Thinking Big: David Del Tredici, a conversation in 13 parts
FRANK J. OTERI: At the time, your return to tonality was an extraordinarily confrontational, radical thing to do.
DAVID DEL TREDICI: I was really the first to be doing it along with George Rochberg who was doing it at the same time. Strangely I didn’t know any of his music. I was completely on my own and felt really weird about it.
FRANK J. OTERI: Because of the reaction of other composers?
DAVID DEL TREDICI: Well, before something like Final Alice, which is very tonal, I was a respected composer. After Final Alice, I was a loved or despised composer. It was very polarizing. I became either the devil or the salvation of music
FRANK J. OTERI: Yet soon after that, the piece that you won the Pulitzer Prize for is unabashedly tonal.
DAVID DEL TREDICI: I don’t know how I won the Pulitzer Prize. Because just recently there was that article with John Adams saying that they just give it to conservatives. It’s terrible, too. I mean whom they’ve often given it to. I don’t know why, in 1980, they gave it to me for such an unabashedly tonal piece. I’d like to know who the judges were.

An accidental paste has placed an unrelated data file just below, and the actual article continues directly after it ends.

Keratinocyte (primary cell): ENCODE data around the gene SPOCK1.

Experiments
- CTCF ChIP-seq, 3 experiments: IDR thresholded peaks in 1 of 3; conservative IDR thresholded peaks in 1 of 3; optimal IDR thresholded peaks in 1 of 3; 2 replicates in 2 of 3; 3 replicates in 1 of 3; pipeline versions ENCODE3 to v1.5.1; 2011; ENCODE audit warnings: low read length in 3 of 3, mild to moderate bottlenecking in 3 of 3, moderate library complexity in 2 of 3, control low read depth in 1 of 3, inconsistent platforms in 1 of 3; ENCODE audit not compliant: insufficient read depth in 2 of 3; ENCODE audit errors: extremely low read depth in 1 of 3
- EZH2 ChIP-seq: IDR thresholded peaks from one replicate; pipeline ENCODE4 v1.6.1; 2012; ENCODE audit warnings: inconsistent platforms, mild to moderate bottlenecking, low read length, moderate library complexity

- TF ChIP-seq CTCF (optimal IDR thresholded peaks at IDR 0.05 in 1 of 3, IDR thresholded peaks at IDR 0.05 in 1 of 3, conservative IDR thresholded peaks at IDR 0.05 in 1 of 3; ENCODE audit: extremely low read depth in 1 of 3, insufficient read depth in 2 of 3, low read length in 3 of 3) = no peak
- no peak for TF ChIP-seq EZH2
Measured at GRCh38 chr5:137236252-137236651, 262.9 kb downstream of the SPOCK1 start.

FRANK J. OTERI: I can find that out for you.
DAVID DEL TREDICI: I’d love to know.
FRANK J. OTERI: So you don’t know.
DAVID DEL TREDICI: No, I never asked. I didn’t know whom to ask.
FRANK J. OTERI: Really?
DAVID DEL TREDICI: It was an unusual choice.
FRANK J. OTERI: I think the Pulitzer has been unfairly maligned through the entire history.
DAVID DEL TREDICI: Yeah, but the recent history is not good. The last 20 years hasn’t been great. Interestingly enough, I, having won a Pulitzer 20 years ago, have never been asked to be on the Pulitzer committee.
FRANK J. OTERI: Oh, that is interesting!
DAVID DEL TREDICI: That is very interesting.
FRANK J. OTERI: You’re certainly entitled to be. That’s part of it.
DAVID DEL TREDICI: But if I were there it would probably upset the vote a little bit. So I was not asked by whatever powers run the Pulitzer committee.